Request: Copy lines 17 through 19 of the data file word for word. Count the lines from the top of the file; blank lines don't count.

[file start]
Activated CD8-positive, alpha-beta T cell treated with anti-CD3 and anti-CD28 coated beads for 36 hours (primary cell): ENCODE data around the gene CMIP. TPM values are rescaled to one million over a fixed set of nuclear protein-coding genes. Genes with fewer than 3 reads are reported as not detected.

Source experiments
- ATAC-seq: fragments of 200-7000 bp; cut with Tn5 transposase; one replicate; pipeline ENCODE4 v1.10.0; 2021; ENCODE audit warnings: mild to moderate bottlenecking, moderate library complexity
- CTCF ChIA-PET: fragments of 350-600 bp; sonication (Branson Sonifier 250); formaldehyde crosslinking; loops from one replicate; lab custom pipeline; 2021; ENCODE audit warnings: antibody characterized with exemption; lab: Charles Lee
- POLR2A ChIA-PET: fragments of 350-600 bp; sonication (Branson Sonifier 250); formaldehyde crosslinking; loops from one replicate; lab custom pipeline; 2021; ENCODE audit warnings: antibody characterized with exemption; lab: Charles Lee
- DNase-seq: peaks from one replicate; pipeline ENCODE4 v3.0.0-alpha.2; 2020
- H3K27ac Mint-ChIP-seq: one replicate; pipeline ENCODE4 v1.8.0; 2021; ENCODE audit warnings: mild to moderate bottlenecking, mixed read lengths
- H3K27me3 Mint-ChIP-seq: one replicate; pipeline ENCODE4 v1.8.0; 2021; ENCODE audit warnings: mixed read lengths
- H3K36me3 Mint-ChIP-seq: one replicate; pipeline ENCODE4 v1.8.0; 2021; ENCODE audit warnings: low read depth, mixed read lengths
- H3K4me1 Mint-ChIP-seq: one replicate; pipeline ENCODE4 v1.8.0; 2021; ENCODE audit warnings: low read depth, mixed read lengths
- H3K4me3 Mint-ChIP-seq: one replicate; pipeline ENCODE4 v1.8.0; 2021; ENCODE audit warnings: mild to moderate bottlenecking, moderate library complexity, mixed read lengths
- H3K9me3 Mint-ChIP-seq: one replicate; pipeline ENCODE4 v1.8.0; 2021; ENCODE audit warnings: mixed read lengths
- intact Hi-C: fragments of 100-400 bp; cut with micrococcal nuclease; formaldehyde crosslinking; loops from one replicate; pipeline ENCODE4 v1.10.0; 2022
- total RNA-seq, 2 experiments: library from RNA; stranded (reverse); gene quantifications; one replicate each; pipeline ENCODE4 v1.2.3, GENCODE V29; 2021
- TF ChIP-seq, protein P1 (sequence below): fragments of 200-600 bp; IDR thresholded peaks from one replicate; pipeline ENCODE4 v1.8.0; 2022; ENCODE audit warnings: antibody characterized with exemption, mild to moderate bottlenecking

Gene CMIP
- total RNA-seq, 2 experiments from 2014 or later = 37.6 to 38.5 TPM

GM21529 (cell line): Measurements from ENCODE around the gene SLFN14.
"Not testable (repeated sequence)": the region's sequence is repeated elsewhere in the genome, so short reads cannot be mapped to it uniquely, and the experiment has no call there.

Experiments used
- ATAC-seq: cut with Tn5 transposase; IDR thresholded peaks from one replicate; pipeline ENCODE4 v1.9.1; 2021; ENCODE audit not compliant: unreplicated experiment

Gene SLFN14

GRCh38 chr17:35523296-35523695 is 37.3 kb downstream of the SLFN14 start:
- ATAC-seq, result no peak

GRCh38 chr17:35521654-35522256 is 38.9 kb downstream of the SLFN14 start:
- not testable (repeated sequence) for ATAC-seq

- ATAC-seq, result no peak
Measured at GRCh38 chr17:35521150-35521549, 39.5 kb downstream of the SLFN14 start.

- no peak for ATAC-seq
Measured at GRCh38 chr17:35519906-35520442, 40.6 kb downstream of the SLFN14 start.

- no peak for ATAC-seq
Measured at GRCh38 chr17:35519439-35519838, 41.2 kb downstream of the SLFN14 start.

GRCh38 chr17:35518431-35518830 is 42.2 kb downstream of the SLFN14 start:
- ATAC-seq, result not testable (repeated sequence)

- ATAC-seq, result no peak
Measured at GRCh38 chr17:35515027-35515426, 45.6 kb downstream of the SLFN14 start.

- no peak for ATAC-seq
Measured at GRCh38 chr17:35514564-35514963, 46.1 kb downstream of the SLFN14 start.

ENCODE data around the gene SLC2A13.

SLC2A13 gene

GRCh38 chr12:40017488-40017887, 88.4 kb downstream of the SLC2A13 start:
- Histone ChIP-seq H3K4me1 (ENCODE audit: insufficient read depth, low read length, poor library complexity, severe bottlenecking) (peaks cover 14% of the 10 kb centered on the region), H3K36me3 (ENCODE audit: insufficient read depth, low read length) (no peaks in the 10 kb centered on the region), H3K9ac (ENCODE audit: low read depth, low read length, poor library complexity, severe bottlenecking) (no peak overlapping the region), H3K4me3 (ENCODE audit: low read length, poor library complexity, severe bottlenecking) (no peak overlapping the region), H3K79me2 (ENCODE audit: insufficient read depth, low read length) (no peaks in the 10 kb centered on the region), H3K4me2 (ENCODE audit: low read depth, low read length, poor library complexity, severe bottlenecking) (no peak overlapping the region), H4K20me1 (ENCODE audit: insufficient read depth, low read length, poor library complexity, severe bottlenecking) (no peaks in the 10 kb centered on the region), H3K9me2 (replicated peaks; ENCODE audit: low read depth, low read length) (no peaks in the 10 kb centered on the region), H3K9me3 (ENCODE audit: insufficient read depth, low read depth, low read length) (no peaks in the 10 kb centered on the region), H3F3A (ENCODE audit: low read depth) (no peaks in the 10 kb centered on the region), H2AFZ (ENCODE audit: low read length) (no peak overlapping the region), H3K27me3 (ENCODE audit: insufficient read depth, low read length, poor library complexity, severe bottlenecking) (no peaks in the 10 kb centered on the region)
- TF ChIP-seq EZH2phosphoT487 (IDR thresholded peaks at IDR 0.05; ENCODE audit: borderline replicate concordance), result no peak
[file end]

- total RNA-seq, 2 experiments from 2014 or later = 37.6 to 38.5 TPM

GM21529 (cell line): Measurements from ENCODE around the gene SLFN14.
"Not testable (repeated sequence)": the region's sequence is repeated elsewhere in the genome, so short reads cannot be mapped to it uniquely, and the experiment has no call there.